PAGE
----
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David Wallimann David Wallimann

This is a crucial lesson that explains tablature, how to read it, and why it's important.

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Danny Morris Danny Morris

Hone in on your right hand and focus on getting in the groove. You'll only play one note during this lesson, but it'll be...

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Lauren Passarelli Lauren Passarelli

Lauren Passarelli offers up her wisdom on purchasing a guitar. She also includes information regarding proper setup and care....

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Steve Smyth Steve Smyth

JamPlay sits down with veteran fret grinder Steve Smyth of Forbidden and The EssenEss Project. He talks about how he got...

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Unlimited Lesson Viewing

A JamPlay membership gives you access to every lesson, from every teacher on our staff. Additionally, there is no restriction on how many times you watch a lesson. Watch as many times as you need.

Live Lessons

Exclusive only to JamPlay, we currently broadcast 8-10 hours of steaming lesson services directly to you! Enjoy the benefits of in-person instructors and the conveniences of our community.

Interactive Community

Create your own profile, manage your friends list, and contact users with your own JamPlay Mailbox. JamPlay also features live chat with teachers and members, and an active Forum.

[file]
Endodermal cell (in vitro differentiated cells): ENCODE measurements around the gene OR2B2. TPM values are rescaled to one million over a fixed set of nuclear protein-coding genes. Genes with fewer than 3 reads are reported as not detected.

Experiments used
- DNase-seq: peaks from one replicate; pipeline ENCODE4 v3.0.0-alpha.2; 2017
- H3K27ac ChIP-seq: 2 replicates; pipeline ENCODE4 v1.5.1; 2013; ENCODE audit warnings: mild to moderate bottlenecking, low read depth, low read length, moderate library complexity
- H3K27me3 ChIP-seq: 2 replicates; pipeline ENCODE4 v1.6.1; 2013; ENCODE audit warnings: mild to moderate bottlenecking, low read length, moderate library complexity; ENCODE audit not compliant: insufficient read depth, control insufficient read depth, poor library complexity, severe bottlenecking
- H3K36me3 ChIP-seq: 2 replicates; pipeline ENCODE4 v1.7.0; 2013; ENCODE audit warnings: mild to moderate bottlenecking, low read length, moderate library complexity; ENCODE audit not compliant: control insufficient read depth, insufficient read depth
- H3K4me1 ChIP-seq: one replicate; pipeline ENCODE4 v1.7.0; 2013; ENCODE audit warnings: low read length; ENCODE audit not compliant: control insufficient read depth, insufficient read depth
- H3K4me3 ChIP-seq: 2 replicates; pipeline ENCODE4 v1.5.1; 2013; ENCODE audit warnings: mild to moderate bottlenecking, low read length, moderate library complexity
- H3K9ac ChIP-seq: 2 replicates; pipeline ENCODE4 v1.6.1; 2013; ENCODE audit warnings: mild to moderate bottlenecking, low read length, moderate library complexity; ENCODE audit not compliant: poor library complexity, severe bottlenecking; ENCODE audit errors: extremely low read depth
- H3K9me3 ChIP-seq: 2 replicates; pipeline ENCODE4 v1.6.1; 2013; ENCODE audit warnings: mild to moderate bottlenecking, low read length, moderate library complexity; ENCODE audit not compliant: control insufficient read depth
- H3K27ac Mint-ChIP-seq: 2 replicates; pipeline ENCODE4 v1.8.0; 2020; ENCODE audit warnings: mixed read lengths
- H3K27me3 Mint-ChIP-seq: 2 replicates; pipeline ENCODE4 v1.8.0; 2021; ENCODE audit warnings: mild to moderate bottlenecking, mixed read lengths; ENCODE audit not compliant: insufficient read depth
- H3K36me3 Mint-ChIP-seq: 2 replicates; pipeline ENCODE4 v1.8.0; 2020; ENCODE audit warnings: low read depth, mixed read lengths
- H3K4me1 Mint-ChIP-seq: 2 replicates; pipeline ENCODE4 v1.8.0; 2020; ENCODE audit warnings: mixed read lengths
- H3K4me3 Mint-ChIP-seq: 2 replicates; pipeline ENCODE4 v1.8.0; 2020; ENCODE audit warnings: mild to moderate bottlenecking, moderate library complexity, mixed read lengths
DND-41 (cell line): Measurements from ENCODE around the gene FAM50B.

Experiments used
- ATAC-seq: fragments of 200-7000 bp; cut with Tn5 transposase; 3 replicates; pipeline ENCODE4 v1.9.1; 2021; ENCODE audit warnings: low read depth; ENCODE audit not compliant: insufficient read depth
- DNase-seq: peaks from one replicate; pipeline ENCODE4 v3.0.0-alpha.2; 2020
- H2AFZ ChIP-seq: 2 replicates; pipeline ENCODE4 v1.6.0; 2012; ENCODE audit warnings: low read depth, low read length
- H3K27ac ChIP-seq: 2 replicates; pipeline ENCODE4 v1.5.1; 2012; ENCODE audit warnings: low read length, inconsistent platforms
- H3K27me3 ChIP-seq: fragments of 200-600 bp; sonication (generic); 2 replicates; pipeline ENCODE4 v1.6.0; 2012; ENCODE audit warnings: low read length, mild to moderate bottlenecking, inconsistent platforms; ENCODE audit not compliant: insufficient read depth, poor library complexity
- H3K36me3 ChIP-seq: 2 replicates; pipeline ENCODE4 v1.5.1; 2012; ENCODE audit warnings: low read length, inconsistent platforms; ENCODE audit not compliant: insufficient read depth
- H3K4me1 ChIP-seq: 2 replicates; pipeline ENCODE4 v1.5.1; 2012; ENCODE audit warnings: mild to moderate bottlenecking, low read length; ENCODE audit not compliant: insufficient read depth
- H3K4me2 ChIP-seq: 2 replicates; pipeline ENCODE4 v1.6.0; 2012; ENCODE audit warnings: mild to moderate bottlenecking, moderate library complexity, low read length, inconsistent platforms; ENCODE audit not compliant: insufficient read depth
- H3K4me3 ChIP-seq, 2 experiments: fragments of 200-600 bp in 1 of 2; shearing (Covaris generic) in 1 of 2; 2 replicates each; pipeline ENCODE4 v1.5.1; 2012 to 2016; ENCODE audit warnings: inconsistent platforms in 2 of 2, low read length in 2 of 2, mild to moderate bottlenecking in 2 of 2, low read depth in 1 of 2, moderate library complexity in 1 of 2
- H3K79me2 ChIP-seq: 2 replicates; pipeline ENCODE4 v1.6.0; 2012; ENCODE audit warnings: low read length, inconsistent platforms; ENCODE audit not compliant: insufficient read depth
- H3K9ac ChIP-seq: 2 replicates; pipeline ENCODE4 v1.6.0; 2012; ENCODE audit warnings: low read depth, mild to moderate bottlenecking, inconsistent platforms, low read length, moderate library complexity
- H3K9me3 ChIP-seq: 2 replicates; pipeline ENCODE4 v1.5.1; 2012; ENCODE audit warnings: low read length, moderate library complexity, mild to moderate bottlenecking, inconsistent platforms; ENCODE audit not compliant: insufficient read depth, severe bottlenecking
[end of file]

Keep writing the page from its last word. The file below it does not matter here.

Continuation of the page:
Chord Library

Each chord in our library contains a full chart, related tablature, and a photograph of how the chord is played. A comprehensive learning resource for any guitarist.

Scale Library

Our software allows you to document your progress for any lesson, including notes and percent of the lesson completed. This gives you the ability to document what you need to work on, and where you left off.

Custom Chord Sheets

At JamPlay, not only can you reference our Chord Library, but you can also select any variety of chords you need to work on, and generate your own printable chord sheet.

Backing Tracks

Jam-along backing tracks give the guitarist a platform for improvising and soloing. Our backing tracks provide a wide variety of tracks from different genres of music, and serves as a great learning tool.

Interactive Games

We have teachers covering beginner lessons, rock, classic rock, jazz, bluegrass, fingerstyle, slack key and more. Learn how to play the guitar from experienced players, in a casual environment.

Beginners Welcome.. and Up

Unlike a lot of guitar websites and DVDs, we start our Beginner Lessons at the VERY start of the learning process, as if you just picked up a guitar for the first time.Our teaching is structured for all players.